Brown paper envelopes will start arriving this week for 5,600 former soldiers, informing many who thought they had hung up their boots for good that they could be lacing up in Iraq in a matter of months. In a sign of the military's urgent need for personnel as the protracted campaigns in Iraq and Afghanistan exhaust U.S. active forces, the Army announced last week that it would draw the extra troops from a rarely used pool of reservists designed for times of national crisis, the Individual Ready Reserve (IRR). The Pentagon's decision to order inactive soldiers back to duty is fueling a growing debate about expanding the Army and inspiring emotional comparisons to the draft.
Soldiers, whose contracts are for eight years, are typically on active duty for three to four years; then they can join the Ready Reserve or else automatically enter the 111,000-member IRR for the remainder of their obligation. Unlike members of the Ready Reserve, those in the IRR do not participate in any further military training and thus do not get paid. Since 9/11, the Army has mobilized 2,500 troops from the IRR; 1,100 went voluntarily, and the rest were directed to go. The last sizable activation of the IRR was a call-up of 20,000 troops for 1991's short-lived Gulf War I.
Artilleryman Joe Penkala, 32, completed his active duty and required IRR time in 2002 yet remained in the IRR by choice. In May, the same week he got engaged, Penkala was given 30 days to report to Fort Sill, Okla., and was told he'd be back in uniform for at least a year. "I supported the President's decision to go to war. I would be a hypocrite if I didn't serve," says Penkala, a lawyer from Bristol, R.I., who is to depart this week for the Middle East. "However, I think [the call-up] shows the need for a larger Army."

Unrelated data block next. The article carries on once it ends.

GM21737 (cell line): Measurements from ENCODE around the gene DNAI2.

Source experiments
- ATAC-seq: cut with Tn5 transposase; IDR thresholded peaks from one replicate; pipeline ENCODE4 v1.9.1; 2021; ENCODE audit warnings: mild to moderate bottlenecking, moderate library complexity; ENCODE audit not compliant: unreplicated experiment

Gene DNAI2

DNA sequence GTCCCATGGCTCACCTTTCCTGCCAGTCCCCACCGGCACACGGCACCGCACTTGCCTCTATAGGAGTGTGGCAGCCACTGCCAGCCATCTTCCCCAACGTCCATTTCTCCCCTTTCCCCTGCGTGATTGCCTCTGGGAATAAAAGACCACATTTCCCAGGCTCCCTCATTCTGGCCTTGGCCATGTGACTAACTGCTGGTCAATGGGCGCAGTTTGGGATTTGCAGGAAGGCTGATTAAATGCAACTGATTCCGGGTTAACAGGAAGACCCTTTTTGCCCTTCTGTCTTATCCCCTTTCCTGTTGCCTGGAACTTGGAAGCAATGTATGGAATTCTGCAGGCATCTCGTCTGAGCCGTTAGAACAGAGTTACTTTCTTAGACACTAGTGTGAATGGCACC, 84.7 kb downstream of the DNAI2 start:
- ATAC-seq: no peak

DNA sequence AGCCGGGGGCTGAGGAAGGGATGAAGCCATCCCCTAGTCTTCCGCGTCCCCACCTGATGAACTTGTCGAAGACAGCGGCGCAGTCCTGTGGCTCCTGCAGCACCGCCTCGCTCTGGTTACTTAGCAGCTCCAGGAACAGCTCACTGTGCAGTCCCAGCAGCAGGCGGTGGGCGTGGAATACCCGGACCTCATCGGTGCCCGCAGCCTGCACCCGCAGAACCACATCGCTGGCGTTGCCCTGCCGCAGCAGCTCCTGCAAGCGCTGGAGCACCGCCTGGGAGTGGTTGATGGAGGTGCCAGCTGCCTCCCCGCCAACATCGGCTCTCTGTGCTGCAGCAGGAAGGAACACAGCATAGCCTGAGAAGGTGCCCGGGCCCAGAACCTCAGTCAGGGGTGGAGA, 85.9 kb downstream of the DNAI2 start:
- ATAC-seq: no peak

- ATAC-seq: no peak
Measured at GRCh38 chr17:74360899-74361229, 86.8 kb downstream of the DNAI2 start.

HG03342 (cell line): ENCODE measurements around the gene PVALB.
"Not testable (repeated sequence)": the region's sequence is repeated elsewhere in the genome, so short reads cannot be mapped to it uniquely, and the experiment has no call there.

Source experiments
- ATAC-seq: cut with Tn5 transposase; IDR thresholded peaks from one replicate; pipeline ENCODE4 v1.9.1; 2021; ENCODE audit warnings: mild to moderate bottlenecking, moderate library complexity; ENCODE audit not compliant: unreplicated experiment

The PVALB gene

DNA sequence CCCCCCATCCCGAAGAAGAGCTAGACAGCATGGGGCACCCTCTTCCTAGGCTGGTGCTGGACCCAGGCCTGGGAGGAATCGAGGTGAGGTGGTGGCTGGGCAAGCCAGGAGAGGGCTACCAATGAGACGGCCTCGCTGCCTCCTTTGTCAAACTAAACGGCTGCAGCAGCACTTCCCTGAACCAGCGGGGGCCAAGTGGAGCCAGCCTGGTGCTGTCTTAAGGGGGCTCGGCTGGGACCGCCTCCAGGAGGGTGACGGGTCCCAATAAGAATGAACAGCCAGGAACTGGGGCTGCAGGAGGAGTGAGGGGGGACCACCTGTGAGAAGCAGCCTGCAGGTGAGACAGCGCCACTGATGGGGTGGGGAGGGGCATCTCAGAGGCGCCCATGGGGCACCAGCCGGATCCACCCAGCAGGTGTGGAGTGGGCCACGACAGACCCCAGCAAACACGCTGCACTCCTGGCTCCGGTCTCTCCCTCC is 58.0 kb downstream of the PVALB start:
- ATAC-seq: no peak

With about 140,000 U.S. troops now in Iraq and 20,000 in Afghanistan, the Army--with an overall troop strength that is about half what it was 40 years ago--seems stretched to its limit. Secretary of Defense Donald Rumsfeld has said repeatedly that the military should be made more efficient rather than bigger. Democratic presidential candidate John Kerry thinks it isn't large enough and pledges to add 40,000 active troops if elected. The IRR call-up follows a series of so-called stop-loss, stop-move announcements in recent months, which require soldiers who have fulfilled their commitments and want to leave active duty to stay on if their units are deployed to Afghanistan or Iraq. Tapping into anxiety about a possible draft, Kerry has likened these moves to a "back door" version of one. After last week's announcement, Kerry's national security adviser Rand Beers said, "Today that back door swung wide open." Retired Lieut. General Theodore Stroup, who directed Army personnel during Gulf War I, remarks, "This is not a draft. There will be some people who are upset, because they had planned on getting on with their lives." But, says Stroup, "you do sign an obligation."
Those most likely to hear from the Army will be soldiers with in-demand specialties, like drivers, mechanics and engineers. A challenge for the Army will be tracking down many of these veterans. When Penkala reported for duty in May, 36 other soldiers should have checked in with him. Only eight of them showed. --By Rebecca Winters. Reported by Perry Bacon Jr./Washington and Lori Krsulich/New York